Among those in prison sentenced for murder, Senate Bill 1437 and its resentencing provisions are discussed enough that such prisoners and their families call our office requesting further information on this new law.
As part of our discussion we feel obligated to advise many that counsel is appointed for anyone who first makes a prima facie showing of entitlement to relief under the new law. In other words, the prisoner himself need only fill out a form that asks him or her to sign under penalty of perjury that he or she:
- Was prosecuted under a felony murder theory or murder under a natural and probable consequences doctrine;
- Was convicted of first- or second-degree murder under either the felony murder theory or the natural and probable consequences doctrine;
- Could not now be convicted of murder in light of the changes to the law brought on by Senate Bill 1437;
- Was not the actual killer, nor did he or she aid and abet the actual killer with the intent to kill; and
- Was not a major participant in the felony and did not act with reckless indifference to human life.
When we explain each of these requirements to establish a prima facie case, the caller usually has lots of questions because these requirements involve legal definitions and necessarily involve discussions of what is a major participant (see People v. Banks (2015) 61 Cal.4th 788) and what is acting with reckless indifference to human life (see People v. Clark (2016) 63 Cal.4th 522).
Such a discussion often leads to a point wherein the family member advises that he or she does not know if the jury found reckless indifference to human life or whether the incarcerated person was found by the jury to be a major participant, but they must first tell us that their loved one was not the actual killer and was not found to be an aider or abettor.
This conversation often does not lead to any definitive answers, but we tell the caller that the incarcerated person should not just lie on the form seeking resentencing under Senate Bill 1437.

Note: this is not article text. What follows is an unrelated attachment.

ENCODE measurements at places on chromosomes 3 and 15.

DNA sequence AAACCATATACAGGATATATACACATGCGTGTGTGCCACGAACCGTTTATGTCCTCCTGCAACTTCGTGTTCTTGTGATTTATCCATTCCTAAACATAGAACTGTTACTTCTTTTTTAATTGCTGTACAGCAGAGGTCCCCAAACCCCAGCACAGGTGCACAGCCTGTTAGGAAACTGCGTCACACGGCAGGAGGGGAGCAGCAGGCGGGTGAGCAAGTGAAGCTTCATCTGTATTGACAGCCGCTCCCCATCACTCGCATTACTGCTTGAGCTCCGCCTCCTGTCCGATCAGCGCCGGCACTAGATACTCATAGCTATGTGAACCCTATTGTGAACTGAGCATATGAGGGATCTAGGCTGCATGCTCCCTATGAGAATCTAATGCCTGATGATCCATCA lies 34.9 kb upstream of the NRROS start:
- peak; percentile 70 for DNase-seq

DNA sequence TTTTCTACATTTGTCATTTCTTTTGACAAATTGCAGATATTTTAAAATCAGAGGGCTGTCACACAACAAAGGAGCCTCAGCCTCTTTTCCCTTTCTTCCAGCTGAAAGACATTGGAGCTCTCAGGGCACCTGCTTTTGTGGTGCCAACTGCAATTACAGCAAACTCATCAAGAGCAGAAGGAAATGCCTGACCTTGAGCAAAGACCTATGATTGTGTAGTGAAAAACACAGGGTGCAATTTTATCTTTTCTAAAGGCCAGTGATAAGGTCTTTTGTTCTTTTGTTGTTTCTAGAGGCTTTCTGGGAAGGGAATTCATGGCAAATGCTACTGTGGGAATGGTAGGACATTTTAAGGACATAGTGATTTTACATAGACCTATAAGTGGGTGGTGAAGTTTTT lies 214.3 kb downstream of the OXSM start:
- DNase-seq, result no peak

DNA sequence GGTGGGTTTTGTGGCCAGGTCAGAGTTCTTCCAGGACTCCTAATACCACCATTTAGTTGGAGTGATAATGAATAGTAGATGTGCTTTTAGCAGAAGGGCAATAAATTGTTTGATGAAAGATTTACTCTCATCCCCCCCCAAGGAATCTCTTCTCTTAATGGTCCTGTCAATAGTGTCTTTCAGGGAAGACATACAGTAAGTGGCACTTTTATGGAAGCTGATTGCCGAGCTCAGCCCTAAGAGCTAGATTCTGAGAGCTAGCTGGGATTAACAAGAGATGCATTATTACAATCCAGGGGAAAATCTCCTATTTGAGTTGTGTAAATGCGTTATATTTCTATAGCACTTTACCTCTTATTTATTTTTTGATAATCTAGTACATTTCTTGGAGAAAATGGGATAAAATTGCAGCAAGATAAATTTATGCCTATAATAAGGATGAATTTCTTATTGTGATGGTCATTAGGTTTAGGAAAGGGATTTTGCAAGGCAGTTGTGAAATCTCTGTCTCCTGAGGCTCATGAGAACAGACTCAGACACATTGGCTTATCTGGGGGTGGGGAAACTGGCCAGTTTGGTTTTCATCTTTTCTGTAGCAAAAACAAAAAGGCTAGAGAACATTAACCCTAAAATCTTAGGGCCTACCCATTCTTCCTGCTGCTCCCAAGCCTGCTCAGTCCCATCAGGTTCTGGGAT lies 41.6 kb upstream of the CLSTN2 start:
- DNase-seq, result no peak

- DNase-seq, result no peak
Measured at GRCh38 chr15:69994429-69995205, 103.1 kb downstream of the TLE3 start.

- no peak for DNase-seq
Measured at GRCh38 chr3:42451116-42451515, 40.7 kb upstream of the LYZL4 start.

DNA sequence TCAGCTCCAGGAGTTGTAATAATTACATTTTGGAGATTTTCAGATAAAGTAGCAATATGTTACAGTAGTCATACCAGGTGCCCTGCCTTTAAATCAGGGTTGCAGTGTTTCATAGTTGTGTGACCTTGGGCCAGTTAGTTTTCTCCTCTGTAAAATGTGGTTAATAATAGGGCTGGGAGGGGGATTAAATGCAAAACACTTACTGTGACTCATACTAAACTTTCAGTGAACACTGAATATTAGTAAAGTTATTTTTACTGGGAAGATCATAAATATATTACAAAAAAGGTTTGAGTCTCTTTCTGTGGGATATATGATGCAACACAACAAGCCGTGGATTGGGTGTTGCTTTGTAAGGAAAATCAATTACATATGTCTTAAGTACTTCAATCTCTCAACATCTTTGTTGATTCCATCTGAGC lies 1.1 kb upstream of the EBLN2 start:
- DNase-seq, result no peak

However, the imprisoned person may reason, “what if I am wrong? What are they going to do? Throw me in prison? I am already here. What more can they do except tell me no?” Conversely, if they tell me “Yes,” I get free legal services and maybe I will be released from prison. “I have nothing to lose!”
That reasoning apparently led Anthony Lyle Tarkington, who was convicted of second-degree murder in the downtown Los Angeles Clara Shortridge Foltz criminal courts building.
The underlying facts were that on June 22, 1996, Tarkington and Donald Fitzpatrick got into a fistfight as they were waiting for free coffee and donuts in downtown Los Angeles in the Skid Row section, where both men were living. Tarkington stabbed Fitzpatrick in the shoulder and the stomach and Fitzpatrick died. No one else was involved in the crime.
A jury found Tarkington guilty of second-degree murder and found true that he personally used a deadly and dangerous weapon, a knife, in committing the murder. Under the Three Strikes Law, the judge sentenced Tarkington to 46 years to life in prison.
On January 28, 2019, after passage of SB 1437, Tarkington filled out a form petition for resentencing under Penal Code § 1170.95. He may or may not have been paying attention to what he submitted, however, he represented to the trial court for resentencing that he was prosecuted on felony murder theory or under the natural and probable consequences doctrine. This was not true. He also initialed a box on the form representing that he was not the actual killer. This also was not true. He was prosecuted on a theory that is not affected by SB 1437 or the changes to the felony murder rule.
The trial court, in receiving his form petition, denied it without appointing counsel for him.
Tarkington then appealed to the Second Appellate District Court of Appeal in downtown Los Angeles, arguing that the trial court erred by not appointing him counsel first.
The Second Appellate District affirmed the trial court, explaining that summary denial of such a writ, before appointing counsel is proper. People v. Edwards (2020) 48 Cal.App.5th 666, 674; People v. Verdugo (2020) 44 Cal.App.5th 320, 326.
We bring this rather fundamental case to the reader’s attention to hopefully help one avoid the error that Mr. Tarkington made.
For more information about SB 1437 procedures, please click on the following articles: